How To Cook The Best Odong

What is Odong

(Photo Credits To: Lutong Bahay Recipe)

Thinking of ways to upgrade your tomato sauce-based canned sardines? Or maybe you are looking for an easy to cook, healthy, and budget-friendly comfort food to satisfy your cravings? If your answer is yes, then you’ve come to the right place.

Odong is a yellowish spaghetti-like noodle famous in the city of Baguio and Visayas-Mindanao region. It is made from wheat flour, water, salt, and food color. Sometimes, they are flavored with some seasonings or chicken eggs. It is usually sold into small packs that contain a dozen sticks or sometimes more. Two packs of odong noodles are mostly enough to serve one person.

Here in the Philippines, odong is usually cooked in a noodle soup dish with spicy tomato sauce-based canned sardines and pechay as its main ingredients.

Ways to Cook

There are different methods of cooking Odong, and if you want to try this simple Filipino noodle soup, here are the two methods you can consider when cooking your very own odong.


The most common method of cooking every dish present in the Filipino household is through the stovetop method. If you plan to cook your odong on a stovetop, make sure that you have the right size of pot or cauldron to avoid spilling the soup when cooking.

Instant pot

If your generation is on the techy side and looking for a time-efficient way to cook, you can use this electric multi-functional cooker to make your odong. Make sure that your instant pot is in the right settings to ensure the good result.

Other Delicious Variants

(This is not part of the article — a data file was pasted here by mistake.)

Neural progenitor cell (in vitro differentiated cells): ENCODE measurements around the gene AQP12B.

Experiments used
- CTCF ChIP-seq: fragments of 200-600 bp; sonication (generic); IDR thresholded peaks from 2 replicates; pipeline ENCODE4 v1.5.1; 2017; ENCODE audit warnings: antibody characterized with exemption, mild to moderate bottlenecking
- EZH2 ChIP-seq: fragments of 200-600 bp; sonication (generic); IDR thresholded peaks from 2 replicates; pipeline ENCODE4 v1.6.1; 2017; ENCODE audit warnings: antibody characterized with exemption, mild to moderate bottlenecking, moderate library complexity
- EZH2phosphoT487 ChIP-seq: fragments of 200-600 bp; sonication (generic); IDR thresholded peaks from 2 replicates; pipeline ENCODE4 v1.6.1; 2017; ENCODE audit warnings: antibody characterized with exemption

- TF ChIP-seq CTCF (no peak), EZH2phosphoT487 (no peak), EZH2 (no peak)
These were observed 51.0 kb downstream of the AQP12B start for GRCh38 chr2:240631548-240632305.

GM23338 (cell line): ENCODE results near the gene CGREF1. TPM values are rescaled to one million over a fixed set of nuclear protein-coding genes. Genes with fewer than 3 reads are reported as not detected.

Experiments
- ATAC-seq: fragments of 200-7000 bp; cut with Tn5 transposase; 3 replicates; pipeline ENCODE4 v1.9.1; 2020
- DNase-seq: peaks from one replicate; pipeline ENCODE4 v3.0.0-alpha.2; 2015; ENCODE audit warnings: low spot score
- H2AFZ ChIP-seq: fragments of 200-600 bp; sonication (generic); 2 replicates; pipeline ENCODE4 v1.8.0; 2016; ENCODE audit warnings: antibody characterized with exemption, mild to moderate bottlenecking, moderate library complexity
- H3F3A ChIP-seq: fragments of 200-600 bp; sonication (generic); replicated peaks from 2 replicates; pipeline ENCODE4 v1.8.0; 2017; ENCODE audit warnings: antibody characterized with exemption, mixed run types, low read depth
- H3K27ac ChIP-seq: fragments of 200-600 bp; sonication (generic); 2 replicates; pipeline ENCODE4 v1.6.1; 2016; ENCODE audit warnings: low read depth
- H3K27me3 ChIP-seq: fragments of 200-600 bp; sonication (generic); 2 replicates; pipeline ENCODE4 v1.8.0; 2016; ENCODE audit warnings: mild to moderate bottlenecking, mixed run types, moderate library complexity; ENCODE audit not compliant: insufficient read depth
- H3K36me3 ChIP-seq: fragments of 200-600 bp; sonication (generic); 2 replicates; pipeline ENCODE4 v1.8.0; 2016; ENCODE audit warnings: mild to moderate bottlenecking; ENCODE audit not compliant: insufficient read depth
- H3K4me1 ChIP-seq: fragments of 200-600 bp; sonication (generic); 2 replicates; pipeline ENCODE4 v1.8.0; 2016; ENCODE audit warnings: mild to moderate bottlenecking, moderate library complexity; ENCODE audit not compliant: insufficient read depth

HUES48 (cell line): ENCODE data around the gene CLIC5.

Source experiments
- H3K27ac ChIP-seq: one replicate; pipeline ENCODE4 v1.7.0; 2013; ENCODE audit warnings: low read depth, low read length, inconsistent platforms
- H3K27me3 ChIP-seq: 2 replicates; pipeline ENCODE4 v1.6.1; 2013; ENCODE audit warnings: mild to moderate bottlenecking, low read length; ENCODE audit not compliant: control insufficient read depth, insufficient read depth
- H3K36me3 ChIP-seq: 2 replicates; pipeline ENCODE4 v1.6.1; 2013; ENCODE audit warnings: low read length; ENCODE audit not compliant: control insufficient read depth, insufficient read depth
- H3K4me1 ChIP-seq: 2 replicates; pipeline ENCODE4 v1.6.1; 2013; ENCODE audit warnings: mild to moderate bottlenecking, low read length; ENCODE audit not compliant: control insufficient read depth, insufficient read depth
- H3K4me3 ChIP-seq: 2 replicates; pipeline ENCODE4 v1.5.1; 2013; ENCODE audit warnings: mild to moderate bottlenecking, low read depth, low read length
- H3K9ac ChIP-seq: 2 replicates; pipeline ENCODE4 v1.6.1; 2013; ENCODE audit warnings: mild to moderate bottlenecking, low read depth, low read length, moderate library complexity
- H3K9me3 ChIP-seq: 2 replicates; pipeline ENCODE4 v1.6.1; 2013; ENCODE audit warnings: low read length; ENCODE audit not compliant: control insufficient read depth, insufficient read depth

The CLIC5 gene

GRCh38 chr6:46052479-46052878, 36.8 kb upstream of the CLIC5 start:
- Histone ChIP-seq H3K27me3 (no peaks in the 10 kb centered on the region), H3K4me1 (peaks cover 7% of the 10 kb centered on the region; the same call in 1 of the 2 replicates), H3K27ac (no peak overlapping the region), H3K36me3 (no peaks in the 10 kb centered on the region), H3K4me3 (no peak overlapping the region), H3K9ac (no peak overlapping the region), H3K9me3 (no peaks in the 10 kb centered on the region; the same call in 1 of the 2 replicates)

(Photo Credits To: Bute My Bun)

Filipinos being experimental in food have brought us to stand out on the map, so if you are looking for other ways to cook your odong, here are the variations that made it into the list.

Odong With Pork

If you are looking for an alternative for sardines, odong with pork is one of the best options. With the pork’s natural flavor combined with garlic, onions, soy sauce, and oyster sauce – you’ll probably experience a party of flavors invading your mouth. If you want some flavor kick, you can add chilies, depending on your taste.

Without Sardines

In case that you are not fond of putting sardines or any meat on your odong, then a solution for your problem is here. Instead of putting sardines or any meat, why don’t you try adding pechay, malunggay, or any green leafy vegetables that will suit your taste?

Odong with Egg

If you are looking for additional protein content for your odong, boiled chicken or quail egg is undoubtedly the best addition to your steaming hot odong soup.

Spanish Sardines Odong

If you are craving some pasta, then this one might be for you. Instead of using the usual pasta that can be bought in the supermarket, you may alternatively use odong for your Spanish sardines pasta. Just like the other kinds of noodles, make sure that your odong is cooked the right way before using it.

Pancit Odong Guisado

If the recipes above did not fit your standards, and you are still finding the best odong recipe, this one might accomplish that. Unlike the usual soupy style, in this recipe, it is not submerged in the soup, but instead, it is stir-fried together with cabbage, carrots, Baguio beans, and other vegetables you wish to add. You may use pork or chicken in this recipe instead of the usual spicy canned sardines.

Haob na Odong

If you are looking for a unique version of lasagna, try this Davao’s very own Haob na Odong which comprises some chicken gizzard, liver, ground beef and odong noodles. It is usually spiced with lemongrass (tanglad), onion, garlic, ginger, annatto extract (atsuete), kesong puti, and a few alugbati leaves. However, unlike the usual lasagna, this recipe is usually baked or fried over a hot coal, or just like how we usually cook our bibingka.